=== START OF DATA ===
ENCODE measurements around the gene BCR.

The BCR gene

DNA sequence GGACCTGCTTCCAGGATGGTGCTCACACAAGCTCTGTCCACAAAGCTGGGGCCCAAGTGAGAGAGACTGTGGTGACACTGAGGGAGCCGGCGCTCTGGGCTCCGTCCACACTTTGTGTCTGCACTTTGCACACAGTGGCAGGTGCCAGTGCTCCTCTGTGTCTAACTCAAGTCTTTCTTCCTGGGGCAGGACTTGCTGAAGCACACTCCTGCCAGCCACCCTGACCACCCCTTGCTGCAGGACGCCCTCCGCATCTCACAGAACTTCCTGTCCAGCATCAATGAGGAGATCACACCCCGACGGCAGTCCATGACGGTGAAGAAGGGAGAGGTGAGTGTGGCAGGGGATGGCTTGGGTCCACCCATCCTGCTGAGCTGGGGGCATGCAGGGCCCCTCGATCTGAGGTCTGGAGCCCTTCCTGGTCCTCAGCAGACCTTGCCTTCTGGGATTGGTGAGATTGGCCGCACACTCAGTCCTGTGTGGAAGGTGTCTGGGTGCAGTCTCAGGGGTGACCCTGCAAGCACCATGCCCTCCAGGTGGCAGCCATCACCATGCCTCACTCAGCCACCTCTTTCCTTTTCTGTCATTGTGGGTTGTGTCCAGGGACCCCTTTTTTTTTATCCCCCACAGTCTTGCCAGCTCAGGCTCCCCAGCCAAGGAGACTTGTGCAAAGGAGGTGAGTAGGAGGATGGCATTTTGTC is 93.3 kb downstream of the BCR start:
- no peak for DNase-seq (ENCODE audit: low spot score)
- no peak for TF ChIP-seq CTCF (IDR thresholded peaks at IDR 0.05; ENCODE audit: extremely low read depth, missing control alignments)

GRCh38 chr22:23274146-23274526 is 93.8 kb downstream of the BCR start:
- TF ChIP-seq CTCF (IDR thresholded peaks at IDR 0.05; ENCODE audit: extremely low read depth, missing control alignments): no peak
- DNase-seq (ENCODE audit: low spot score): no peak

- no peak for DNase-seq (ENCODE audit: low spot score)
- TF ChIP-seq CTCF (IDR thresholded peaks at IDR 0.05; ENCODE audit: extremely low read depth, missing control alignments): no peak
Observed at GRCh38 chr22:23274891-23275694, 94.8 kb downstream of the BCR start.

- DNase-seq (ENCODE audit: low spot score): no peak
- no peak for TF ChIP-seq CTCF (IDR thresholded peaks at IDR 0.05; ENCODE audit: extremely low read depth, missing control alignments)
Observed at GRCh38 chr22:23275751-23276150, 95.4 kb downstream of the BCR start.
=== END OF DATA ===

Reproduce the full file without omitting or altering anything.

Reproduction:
ENCODE measurements around the gene BCR.

The BCR gene

DNA sequence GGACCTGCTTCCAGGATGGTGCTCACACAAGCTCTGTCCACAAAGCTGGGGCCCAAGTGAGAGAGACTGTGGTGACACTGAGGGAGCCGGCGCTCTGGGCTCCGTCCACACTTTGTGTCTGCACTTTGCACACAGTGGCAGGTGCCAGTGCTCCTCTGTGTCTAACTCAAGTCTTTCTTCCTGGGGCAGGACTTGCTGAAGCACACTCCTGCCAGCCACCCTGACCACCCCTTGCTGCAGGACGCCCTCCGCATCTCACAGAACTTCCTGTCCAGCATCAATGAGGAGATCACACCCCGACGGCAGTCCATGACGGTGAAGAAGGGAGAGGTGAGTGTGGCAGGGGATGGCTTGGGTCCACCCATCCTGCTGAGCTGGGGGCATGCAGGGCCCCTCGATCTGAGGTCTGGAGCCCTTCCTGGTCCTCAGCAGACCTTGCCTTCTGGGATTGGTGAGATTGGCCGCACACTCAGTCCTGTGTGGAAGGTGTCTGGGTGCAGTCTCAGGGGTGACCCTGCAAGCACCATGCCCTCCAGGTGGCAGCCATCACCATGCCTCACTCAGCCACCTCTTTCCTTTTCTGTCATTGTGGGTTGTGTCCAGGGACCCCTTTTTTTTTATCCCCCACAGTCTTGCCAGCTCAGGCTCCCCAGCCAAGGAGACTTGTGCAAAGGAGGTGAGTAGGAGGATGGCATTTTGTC is 93.3 kb downstream of the BCR start:
- no peak for DNase-seq (ENCODE audit: low spot score)
- no peak for TF ChIP-seq CTCF (IDR thresholded peaks at IDR 0.05; ENCODE audit: extremely low read depth, missing control alignments)

GRCh38 chr22:23274146-23274526 is 93.8 kb downstream of the BCR start:
- TF ChIP-seq CTCF (IDR thresholded peaks at IDR 0.05; ENCODE audit: extremely low read depth, missing control alignments): no peak
- DNase-seq (ENCODE audit: low spot score): no peak

- no peak for DNase-seq (ENCODE audit: low spot score)
- TF ChIP-seq CTCF (IDR thresholded peaks at IDR 0.05; ENCODE audit: extremely low read depth, missing control alignments): no peak
Observed at GRCh38 chr22:23274891-23275694, 94.8 kb downstream of the BCR start.

- DNase-seq (ENCODE audit: low spot score): no peak
- no peak for TF ChIP-seq CTCF (IDR thresholded peaks at IDR 0.05; ENCODE audit: extremely low read depth, missing control alignments)
Observed at GRCh38 chr22:23275751-23276150, 95.4 kb downstream of the BCR start.